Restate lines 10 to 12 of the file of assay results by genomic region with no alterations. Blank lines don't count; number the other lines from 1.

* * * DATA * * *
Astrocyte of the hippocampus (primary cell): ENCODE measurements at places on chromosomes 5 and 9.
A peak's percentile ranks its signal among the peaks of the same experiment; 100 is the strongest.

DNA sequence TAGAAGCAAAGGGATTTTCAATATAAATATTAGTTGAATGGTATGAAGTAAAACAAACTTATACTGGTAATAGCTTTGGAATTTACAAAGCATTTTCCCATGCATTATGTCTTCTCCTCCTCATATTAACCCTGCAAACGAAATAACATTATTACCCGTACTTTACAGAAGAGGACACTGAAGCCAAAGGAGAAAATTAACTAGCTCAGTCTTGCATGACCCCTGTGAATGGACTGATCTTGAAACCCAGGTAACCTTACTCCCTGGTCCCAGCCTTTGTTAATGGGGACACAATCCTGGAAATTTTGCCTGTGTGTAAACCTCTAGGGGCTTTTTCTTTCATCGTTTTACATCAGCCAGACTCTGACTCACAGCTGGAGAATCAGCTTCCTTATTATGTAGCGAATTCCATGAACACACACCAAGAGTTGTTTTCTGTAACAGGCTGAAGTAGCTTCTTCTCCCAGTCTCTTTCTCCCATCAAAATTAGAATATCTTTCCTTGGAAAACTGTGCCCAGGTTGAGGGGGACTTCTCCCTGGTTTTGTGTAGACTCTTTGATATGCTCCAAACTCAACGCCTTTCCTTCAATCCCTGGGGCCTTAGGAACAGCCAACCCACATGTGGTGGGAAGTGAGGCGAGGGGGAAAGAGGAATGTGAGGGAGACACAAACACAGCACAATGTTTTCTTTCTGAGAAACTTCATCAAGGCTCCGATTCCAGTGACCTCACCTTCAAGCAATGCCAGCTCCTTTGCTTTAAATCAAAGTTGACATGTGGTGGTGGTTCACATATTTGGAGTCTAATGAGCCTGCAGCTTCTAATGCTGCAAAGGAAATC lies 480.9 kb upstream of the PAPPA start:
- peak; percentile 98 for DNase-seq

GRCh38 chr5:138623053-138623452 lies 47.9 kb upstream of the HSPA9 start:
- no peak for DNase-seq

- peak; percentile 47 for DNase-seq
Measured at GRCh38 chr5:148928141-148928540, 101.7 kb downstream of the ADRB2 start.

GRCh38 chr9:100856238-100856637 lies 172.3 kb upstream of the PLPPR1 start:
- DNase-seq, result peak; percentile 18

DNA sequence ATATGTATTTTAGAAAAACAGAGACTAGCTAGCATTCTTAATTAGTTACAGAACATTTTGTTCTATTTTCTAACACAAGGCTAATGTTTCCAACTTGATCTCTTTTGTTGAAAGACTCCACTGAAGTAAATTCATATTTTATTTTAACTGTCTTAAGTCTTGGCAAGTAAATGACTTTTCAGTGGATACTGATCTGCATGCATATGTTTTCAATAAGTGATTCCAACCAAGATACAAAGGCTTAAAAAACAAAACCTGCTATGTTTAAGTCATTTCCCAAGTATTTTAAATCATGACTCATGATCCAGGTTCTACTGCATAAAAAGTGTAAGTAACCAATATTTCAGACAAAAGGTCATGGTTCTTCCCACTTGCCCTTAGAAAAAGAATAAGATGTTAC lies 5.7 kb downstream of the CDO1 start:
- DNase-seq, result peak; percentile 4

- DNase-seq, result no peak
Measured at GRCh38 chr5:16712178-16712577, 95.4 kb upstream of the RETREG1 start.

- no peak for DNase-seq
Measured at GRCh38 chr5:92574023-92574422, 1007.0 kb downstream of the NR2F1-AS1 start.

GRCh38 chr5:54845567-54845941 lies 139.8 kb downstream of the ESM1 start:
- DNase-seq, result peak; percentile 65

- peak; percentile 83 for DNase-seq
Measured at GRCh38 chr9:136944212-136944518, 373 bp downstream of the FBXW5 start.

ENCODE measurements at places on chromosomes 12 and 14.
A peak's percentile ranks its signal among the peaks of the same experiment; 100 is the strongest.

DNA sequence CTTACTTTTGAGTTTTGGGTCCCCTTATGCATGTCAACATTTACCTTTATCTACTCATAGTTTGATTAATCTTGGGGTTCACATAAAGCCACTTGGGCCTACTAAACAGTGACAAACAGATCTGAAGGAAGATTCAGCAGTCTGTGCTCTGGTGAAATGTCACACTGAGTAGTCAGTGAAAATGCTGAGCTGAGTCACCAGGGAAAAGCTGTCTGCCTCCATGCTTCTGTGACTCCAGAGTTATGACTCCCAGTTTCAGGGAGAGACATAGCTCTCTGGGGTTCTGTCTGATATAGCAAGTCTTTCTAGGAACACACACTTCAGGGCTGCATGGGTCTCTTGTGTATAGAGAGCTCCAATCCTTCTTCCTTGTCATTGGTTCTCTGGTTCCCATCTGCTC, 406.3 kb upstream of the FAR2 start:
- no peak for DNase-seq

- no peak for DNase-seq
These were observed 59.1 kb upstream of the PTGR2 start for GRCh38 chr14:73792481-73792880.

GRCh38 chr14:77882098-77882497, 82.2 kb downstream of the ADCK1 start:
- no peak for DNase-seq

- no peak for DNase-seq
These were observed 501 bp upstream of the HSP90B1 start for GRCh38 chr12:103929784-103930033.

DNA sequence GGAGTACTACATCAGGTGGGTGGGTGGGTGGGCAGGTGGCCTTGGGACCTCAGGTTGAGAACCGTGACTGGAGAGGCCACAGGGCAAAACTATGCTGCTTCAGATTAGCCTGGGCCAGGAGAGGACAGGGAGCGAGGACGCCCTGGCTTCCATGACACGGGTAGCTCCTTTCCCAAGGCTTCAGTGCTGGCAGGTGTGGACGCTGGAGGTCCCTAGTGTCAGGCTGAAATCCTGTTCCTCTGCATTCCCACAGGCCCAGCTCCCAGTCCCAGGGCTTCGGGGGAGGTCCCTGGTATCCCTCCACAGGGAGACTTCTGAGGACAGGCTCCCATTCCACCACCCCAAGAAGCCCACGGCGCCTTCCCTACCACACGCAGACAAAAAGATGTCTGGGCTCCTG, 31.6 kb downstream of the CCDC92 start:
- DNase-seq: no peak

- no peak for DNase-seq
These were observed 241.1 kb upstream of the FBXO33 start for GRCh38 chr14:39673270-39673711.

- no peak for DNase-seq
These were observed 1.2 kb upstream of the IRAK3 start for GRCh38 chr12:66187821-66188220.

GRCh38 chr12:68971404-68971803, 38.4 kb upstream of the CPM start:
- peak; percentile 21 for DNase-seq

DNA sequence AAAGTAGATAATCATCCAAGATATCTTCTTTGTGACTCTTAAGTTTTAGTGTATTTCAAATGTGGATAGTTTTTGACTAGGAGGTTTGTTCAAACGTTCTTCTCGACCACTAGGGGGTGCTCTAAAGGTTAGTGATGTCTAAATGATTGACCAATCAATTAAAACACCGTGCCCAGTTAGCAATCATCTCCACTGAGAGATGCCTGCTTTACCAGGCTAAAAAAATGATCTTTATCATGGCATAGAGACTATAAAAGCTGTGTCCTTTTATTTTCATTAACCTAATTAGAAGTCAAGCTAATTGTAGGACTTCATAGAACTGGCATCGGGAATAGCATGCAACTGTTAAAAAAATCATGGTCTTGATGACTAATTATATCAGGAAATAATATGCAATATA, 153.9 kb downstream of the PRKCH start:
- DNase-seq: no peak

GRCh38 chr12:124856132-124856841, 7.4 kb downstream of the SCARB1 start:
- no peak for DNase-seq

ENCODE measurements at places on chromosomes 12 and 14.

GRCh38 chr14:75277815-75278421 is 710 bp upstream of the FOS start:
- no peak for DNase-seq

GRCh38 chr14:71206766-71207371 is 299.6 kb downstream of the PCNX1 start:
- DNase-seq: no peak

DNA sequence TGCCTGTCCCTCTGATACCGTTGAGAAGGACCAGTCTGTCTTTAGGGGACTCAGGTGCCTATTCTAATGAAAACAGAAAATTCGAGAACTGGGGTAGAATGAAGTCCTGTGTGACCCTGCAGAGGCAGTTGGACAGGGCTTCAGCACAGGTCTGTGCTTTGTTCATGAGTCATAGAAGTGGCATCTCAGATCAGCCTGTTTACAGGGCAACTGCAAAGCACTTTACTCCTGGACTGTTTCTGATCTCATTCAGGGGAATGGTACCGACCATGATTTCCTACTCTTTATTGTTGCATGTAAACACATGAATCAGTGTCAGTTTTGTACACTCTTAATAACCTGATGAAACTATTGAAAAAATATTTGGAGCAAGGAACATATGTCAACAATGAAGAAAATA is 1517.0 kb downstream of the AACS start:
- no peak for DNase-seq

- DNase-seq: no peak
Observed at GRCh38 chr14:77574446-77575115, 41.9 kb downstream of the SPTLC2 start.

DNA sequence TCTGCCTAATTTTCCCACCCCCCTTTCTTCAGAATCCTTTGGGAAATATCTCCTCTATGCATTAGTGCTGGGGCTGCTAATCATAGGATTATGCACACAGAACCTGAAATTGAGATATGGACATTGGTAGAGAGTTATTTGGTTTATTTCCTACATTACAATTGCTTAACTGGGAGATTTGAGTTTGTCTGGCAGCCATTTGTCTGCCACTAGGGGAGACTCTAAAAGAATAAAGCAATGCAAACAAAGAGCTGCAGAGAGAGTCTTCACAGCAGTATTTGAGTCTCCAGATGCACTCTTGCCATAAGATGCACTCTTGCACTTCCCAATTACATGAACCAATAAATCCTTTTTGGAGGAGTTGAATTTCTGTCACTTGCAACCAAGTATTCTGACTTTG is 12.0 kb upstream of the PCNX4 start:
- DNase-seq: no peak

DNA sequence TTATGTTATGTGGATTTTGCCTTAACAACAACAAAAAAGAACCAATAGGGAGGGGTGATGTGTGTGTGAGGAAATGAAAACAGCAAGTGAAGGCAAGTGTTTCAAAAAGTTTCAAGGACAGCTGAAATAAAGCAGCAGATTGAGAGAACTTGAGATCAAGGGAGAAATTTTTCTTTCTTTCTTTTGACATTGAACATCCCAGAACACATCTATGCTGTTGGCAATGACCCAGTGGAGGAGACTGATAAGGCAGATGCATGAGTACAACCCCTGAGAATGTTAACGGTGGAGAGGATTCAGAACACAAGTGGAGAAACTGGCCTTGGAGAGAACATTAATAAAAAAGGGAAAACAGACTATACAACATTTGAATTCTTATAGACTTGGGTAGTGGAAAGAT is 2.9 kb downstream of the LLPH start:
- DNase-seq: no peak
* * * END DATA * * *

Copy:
- DNase-seq, result peak; percentile 18

DNA sequence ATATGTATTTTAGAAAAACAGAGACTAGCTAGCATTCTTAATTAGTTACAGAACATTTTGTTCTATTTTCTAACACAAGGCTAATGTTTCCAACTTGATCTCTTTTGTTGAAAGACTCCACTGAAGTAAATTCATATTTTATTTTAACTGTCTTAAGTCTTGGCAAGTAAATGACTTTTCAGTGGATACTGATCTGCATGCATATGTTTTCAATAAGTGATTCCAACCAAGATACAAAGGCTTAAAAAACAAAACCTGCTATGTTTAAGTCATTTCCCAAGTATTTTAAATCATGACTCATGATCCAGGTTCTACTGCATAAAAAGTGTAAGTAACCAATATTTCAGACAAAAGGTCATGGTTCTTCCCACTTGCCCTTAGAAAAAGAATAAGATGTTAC lies 5.7 kb downstream of the CDO1 start:
- DNase-seq, result peak; percentile 4